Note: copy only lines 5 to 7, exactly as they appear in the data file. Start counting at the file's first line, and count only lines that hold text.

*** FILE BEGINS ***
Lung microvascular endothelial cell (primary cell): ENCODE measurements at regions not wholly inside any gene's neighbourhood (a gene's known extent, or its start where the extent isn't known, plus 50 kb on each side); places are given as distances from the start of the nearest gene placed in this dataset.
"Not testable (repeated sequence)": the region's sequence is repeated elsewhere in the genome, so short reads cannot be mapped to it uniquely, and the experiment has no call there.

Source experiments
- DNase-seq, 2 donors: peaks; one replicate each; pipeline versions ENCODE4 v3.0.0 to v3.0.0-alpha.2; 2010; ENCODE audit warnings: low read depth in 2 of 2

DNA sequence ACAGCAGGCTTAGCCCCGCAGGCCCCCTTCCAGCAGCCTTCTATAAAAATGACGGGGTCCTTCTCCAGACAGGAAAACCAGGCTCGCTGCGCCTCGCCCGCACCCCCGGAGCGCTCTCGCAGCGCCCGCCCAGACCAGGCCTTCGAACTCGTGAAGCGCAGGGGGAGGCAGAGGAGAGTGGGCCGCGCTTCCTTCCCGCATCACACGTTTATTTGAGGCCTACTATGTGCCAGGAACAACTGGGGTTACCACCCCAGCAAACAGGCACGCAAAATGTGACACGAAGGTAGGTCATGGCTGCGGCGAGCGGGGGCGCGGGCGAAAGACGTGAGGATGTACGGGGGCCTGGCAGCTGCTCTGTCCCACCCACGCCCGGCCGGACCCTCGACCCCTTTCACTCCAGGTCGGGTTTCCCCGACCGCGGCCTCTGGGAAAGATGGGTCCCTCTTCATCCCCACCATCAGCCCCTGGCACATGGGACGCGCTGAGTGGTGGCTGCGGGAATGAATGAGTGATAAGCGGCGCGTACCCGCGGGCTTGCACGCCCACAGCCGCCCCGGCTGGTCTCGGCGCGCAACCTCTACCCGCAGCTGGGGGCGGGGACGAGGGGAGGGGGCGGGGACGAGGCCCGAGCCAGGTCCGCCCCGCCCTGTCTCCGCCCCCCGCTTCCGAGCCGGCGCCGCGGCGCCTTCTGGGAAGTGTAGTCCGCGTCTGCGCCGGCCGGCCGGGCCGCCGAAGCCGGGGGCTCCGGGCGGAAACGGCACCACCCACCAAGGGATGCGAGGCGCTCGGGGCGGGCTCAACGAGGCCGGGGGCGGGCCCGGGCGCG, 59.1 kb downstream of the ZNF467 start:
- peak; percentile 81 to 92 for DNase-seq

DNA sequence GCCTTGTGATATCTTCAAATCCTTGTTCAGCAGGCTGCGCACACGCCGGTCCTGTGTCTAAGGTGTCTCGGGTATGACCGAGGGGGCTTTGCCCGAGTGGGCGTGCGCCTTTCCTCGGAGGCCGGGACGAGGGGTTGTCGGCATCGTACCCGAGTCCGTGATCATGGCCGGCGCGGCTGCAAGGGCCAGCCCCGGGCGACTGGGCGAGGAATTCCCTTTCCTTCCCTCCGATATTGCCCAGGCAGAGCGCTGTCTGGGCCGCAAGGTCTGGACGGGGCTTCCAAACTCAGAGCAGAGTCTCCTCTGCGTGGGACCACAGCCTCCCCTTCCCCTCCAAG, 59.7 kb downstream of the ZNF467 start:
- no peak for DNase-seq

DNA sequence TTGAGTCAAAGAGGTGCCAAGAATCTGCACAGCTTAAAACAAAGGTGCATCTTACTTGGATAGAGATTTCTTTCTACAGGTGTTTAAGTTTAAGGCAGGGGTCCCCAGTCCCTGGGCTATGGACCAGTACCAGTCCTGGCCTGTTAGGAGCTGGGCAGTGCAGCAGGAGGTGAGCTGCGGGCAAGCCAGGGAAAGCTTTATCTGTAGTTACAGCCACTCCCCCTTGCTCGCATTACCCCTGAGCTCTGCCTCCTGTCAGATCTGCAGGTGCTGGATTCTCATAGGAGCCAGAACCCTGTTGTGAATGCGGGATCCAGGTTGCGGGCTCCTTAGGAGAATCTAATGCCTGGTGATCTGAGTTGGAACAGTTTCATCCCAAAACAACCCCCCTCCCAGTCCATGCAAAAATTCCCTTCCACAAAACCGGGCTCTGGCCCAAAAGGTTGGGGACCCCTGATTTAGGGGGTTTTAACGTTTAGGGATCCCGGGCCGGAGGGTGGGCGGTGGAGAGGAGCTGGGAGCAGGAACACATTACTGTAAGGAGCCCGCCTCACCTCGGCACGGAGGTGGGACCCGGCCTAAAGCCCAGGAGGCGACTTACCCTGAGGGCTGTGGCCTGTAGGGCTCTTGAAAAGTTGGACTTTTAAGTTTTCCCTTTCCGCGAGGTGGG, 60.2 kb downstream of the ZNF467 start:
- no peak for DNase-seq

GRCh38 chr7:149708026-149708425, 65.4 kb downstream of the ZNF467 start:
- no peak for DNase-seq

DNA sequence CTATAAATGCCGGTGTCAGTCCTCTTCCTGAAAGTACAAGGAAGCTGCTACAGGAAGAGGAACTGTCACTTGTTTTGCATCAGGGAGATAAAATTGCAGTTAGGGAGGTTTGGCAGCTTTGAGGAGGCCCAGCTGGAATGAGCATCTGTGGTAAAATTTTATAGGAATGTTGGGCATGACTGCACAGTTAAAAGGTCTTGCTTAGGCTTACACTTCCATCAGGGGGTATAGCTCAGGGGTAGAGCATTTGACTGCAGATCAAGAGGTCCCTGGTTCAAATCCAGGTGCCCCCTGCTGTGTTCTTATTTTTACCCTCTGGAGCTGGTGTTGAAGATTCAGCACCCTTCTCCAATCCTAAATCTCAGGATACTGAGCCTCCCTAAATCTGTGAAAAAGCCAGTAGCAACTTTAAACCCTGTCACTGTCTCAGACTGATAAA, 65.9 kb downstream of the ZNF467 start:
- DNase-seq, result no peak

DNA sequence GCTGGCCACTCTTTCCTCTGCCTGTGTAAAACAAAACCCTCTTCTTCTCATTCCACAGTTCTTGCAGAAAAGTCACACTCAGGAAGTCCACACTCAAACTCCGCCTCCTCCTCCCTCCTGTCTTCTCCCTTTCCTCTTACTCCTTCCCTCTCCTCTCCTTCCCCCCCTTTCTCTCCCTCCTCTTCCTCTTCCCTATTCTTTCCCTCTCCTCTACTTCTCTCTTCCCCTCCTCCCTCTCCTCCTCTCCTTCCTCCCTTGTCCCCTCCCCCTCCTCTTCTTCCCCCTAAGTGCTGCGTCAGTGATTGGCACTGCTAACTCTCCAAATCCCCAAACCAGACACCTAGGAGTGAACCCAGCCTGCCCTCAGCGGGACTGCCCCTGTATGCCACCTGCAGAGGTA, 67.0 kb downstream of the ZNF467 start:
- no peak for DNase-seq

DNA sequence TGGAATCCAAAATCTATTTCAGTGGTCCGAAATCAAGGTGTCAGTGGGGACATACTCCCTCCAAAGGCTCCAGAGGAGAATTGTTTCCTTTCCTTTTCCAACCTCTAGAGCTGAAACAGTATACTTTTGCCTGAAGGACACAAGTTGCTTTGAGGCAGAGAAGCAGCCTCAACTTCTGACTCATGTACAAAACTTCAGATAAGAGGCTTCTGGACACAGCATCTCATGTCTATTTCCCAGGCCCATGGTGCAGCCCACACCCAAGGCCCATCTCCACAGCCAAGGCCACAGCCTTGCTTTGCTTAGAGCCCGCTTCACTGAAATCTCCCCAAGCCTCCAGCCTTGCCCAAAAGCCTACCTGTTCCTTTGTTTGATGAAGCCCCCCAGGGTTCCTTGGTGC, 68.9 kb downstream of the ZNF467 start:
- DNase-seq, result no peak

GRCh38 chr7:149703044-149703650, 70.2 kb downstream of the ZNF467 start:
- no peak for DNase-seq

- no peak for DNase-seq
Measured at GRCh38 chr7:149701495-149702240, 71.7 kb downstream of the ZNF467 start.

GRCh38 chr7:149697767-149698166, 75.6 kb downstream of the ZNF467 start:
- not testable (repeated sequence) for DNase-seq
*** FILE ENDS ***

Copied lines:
DNA sequence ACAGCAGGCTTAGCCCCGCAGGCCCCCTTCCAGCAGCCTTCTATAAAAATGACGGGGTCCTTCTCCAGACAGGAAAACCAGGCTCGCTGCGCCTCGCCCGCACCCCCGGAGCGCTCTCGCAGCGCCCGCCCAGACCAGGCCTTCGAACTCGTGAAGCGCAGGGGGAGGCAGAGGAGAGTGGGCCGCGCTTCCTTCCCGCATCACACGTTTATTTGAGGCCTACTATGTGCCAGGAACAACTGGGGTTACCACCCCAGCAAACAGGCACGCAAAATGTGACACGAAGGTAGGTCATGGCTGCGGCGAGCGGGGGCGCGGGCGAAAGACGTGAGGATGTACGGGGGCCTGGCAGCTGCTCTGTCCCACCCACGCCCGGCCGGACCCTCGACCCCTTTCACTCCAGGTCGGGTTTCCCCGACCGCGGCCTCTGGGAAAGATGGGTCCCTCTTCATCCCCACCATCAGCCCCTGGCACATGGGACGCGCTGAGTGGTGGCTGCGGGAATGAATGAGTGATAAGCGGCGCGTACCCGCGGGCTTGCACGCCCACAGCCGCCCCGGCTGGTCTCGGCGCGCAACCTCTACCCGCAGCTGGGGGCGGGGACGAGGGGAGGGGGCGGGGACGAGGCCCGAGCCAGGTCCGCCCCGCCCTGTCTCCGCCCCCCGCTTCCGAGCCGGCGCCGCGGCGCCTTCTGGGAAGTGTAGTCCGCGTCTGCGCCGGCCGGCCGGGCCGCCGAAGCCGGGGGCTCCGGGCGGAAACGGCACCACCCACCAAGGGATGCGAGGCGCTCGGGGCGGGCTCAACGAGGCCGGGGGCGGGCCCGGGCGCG, 59.1 kb downstream of the ZNF467 start:
- peak; percentile 81 to 92 for DNase-seq

DNA sequence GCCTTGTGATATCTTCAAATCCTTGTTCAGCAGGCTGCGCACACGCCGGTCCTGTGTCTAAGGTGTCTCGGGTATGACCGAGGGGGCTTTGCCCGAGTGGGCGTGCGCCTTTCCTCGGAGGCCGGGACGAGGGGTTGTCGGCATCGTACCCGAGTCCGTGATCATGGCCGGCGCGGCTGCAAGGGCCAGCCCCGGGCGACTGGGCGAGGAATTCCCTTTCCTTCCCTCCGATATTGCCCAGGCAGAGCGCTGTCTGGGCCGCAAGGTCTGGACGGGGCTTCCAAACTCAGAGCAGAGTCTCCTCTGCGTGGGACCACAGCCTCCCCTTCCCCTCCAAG, 59.7 kb downstream of the ZNF467 start: